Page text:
The Social Security payroll tax allows a good analogy. Labor economists correctly argue that the payroll tax functions, in part, as a “premium” for what can be considered a government-provided annuity. As such, when we try to measure the disincentive effect of the payroll tax, it is appropriate to include the perceived value of future Social Security benefits (for most Americans, especially with average or above-average incomes, the “rate of return” is very low or negative, so a substantial share of the payroll tax is a tax both in the legal sense and economic-distortion sense). The same is true of a mandatory health insurance policy (even if the money does not go through the government’s hands).

On the broader issue of paying money and getting something of value in return, another analogy is helpful. A share of the gasoline excise tax is used for road construction and maintenance. We all benefit from roads, even if we don’t drive (let’s set aside issues such as whether the benefits equal the costs, whether the federal government should be involved, etc). Does that somehow mean the gasoline excise tax is not a tax? Of course not.

Turning now to the excise tax, the Administration’s argument that this is a fee is even less defensible. The Baucus legislation in the Senate Finance Committee explicitly references an excise tax. Equally revealing (and even more ominous), the IRS is charged with collecting the fee. The White House can argue that the tax - in the economic sense - is lower than the fee if something of value is exchanged. But the tax is still there.

Rather than play games, the White House should make an open argument for bigger government. The fact that the Administration prefers to be deceptive says a lot about the underlying merits of their proposal.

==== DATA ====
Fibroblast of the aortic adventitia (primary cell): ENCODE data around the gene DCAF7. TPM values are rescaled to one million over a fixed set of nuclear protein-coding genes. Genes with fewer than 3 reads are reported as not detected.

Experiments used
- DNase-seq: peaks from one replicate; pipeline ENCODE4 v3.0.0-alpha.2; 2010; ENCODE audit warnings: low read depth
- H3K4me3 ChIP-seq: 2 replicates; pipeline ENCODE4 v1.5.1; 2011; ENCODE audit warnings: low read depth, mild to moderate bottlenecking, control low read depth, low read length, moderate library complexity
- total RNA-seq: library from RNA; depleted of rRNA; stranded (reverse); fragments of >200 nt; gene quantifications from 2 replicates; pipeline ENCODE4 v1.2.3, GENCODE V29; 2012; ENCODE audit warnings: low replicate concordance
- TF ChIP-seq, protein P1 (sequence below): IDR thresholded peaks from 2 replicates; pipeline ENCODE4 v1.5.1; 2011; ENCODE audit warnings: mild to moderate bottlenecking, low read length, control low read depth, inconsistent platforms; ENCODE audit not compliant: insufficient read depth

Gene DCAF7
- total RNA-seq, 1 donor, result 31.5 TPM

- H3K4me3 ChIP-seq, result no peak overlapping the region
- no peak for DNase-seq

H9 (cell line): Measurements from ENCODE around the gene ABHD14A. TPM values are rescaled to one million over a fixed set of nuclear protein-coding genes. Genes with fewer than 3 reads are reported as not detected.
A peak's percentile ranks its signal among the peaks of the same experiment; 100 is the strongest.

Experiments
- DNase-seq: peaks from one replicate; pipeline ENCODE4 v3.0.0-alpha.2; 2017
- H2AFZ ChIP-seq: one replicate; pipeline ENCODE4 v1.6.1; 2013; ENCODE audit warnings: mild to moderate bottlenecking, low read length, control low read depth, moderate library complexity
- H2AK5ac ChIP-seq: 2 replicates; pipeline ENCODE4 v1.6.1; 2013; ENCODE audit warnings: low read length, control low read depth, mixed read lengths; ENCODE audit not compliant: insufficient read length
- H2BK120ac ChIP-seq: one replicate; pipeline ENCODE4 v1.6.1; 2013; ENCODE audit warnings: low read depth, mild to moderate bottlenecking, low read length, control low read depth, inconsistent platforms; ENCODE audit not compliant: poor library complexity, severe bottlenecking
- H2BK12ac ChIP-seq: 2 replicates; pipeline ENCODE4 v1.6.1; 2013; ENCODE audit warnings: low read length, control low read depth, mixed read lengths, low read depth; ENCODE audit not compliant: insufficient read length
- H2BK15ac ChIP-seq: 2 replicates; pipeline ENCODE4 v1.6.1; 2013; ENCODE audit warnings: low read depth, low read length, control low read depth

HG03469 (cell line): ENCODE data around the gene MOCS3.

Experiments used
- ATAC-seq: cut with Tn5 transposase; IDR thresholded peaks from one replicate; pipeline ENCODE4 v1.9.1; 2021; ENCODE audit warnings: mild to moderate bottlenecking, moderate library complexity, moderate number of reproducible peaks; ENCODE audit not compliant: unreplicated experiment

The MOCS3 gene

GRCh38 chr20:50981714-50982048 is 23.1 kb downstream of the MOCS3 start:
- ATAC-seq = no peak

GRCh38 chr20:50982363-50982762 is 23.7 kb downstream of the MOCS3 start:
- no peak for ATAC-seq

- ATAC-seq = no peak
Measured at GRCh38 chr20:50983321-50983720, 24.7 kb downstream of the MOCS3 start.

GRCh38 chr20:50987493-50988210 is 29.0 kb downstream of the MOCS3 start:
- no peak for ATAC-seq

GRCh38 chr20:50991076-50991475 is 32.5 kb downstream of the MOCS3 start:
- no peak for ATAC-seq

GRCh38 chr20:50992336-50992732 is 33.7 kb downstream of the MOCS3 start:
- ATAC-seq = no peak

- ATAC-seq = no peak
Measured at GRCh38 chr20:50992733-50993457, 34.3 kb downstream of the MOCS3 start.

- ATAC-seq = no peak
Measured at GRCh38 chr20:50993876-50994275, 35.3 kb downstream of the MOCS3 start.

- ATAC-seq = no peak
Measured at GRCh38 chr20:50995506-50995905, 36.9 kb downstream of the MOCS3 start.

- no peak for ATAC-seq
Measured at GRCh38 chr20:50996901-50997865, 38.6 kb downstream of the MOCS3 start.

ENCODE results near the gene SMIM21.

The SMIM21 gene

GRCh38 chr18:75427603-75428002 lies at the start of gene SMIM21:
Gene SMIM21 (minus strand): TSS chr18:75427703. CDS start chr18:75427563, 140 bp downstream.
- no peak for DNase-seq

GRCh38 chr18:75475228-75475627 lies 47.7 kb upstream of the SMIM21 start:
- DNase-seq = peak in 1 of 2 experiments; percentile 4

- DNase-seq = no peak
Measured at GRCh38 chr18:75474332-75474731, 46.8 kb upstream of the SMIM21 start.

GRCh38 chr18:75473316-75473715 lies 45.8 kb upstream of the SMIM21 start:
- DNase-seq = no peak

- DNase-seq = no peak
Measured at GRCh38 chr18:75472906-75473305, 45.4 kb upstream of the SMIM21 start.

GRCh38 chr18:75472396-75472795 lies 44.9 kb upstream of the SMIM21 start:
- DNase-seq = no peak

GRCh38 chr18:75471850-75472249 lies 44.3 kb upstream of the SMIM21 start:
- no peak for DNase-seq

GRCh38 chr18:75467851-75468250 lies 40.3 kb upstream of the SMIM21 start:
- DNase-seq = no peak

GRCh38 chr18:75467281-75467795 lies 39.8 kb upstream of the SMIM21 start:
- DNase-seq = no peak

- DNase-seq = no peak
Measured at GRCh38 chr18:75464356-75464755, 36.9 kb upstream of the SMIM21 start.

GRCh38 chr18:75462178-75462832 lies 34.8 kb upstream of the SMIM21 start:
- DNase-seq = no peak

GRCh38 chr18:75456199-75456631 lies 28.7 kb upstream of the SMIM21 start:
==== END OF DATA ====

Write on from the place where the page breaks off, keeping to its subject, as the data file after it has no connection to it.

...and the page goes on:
Liberals in Power

Will Saletan writes that he and his colleagues at Slate seem to be increasingly engaged in libertarian sallies at the food police and other nanny statists. “Are we becoming conservative?” he worries, wringing his hands. Not quite:

We’re what we were five or 10 years ago: skeptics and fact-mongers with a bias for personal freedom. It’s the left that’s turning conservative. Well, not conservative, but pushy. Weisberg put his finger on the underlying trend: “Because Democrats hold power at the moment, they face the greater peril of paternalistic overreaching.” Today’s morality cops are less interested in your bedroom than your refrigerator. They’re more likely to berate you for outdoor smoking than for outdoor necking. It isn’t God who hates fags. It’s Michael Bloomberg.

Yes, that’s the same Jacob Weisberg who wrote In Defense of Government and blamed libertarians for the financial collapse. Older and wiser every day.

When Saletan takes on the stretches that the fat-tax advocates have to make to justify government regulation of what we eat, he would have done well to cite Glen Whitman’s Cato paper on paternalism.

And as genuine liberals recoil in horror at the actions of liberals with power, it’s a good time to read Damon Root’s new Cato Policy Report cover story on liberals who fled “right” from the economic and constitutional malfeasance of the New Deal. Let’s hope Saletan’s “new Whiskey Rebellion” spreads beyond the pages of Slate.

HT: Jacob Grier.

Cato Supreme Court Review on the Road

With last week’s Constitution Day conference behind us (watch it here) – and the release of the 2008-2009 Cato Supreme Court Review – I can finally escape the office where I’ve been holed up all summer.  Yes, it’s time to go on the road and talk about all these wonderful legal issues we’ve learned about over the past year, as well as previewing the new Supreme Court term.

To that end, below the jump is my fall speaking schedule so far.  All these events are sponsored by the Federalist Society (and in some cases co-sponsored by other organizations) and all are open to the public.

If you decide to attend one of the presentations after learning of it from this blog post, please feel free to drop me a line beforehand, and do introduce yourself after the event.